Not owning a television means that you spend a good deal of time online and often come across the most fascinating things. Browsing through YouTube recently, I came across a short Guardian interview with Chris Mullin (former Labour MP and author of A Very British Coup).

 

The subject of the interview was the public’s dissatisfaction with politicians. Buried in the interview are two extraordinary statements which demonstrate how little politicians understand their relationship with the electorate.

 

The first was “There is an interesting question, as to why – when Parliament is full of ex-teachers and doctors and people in respected professions – as soon as they put themselves up for election and enjoy the confidence, apparently, of the electorate, they are suddenly turned into pariahs overnight. It’s a bit of of an enigma.”

 

Leaving aside the question of whether doctors* and teachers are as respected these days as Mr. Mullins seems to think they are, he seems to completely miss a major fact about current parliamentary elections – the fact that most of us are voting tactically.

 

I voted Tory between 1983 and 2010. I was not voting FOR Margaret Thatcher, John Major, William Hague, Michael Howard and David Cameron – I was voting AGAINST Neil Kinnock, Tony Blair and Gordon Brown. Very few people I have known have enthusiastically supported the policies of the main parties (Mrs. Thatcher was the only exception), they have almost always said “imagine if the other lot get in (again)”.

 

Of course, if you are a politician it’s not very flattering to think that you are in parliament not because of who you are but because of who you are not, but this self-delusion is actually revealed when election time draws near. We are always told to vote for A because B are so awful. Yet as soon as the election is passed, they return to the “we have the confidence of the people” mentality.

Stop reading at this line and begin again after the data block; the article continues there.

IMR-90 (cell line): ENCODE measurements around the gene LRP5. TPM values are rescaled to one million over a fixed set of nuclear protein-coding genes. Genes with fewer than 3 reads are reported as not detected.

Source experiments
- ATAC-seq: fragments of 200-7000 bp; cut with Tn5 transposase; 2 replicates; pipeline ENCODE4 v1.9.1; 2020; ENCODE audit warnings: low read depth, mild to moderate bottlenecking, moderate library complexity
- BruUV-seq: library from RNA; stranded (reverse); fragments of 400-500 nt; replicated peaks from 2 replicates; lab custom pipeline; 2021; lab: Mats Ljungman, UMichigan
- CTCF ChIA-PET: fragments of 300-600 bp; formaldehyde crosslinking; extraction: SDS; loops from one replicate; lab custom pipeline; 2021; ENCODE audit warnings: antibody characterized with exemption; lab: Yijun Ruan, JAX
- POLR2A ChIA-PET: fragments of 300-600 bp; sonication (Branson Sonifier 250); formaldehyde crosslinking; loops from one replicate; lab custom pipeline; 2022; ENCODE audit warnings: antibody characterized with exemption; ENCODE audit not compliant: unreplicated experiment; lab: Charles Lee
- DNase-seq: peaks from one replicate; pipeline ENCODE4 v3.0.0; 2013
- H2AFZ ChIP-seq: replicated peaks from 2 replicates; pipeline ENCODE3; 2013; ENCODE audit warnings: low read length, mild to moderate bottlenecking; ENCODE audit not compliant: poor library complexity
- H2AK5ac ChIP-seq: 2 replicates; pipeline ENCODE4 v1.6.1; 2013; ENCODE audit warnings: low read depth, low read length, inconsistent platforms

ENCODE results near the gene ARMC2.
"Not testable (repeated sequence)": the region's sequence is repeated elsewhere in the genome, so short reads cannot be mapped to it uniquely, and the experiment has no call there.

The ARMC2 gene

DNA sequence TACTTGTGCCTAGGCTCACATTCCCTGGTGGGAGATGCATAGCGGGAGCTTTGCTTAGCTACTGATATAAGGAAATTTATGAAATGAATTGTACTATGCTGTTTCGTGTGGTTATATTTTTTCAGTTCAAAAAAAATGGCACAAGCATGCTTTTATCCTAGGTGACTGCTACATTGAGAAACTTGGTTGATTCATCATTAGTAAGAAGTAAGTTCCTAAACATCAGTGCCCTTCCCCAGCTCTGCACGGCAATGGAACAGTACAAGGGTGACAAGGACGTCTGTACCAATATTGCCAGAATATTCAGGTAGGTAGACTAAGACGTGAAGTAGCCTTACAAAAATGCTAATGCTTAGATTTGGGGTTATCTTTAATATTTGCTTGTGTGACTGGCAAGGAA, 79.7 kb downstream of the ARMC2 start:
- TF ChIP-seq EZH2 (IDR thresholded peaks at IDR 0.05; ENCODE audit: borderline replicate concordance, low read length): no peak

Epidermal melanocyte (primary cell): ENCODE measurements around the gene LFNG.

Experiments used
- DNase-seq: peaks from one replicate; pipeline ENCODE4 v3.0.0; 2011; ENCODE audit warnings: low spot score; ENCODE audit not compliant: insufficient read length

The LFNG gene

Mr. Mullin went on to blame the media (seemingly unaware that the public hold journalists in almost as low esteem as they do politicians). He then made a most revealing statement: “It’s partly a product of the age in which we live, where the more information we have, the less well-educated we appear to be.”

 

Let that sentence sink in for a moment. He’s saying that the more we know about what politicians do, the more we distrust them – and that we are ignorant for doing so. It’s hard to think of a more arrogant position: “I’m right and if your knowledge of what I’m doing causes you to disagree with me then you are wrong”.

 

I realise that this is just one interview with just one politician, but I don’t think that he is alone in these sentiments. You see them expressed regularly in interviews (although rarely so forthrightly). I believe that this how the political class really does see the situation. They allow themselves to be deluded by “group think” and mistake the absence of an electable alternative as support for them and their policies.

 

Of course, you could argue that they feel this way because the system itself has worked that way for so long. That was true – until a certain Mr. Farage came along and blew the system up!

 

We now have an alternative home for our votes and more and more of us are taking that option.

 

 

 

 

 

Photo by Niccolò Caranti

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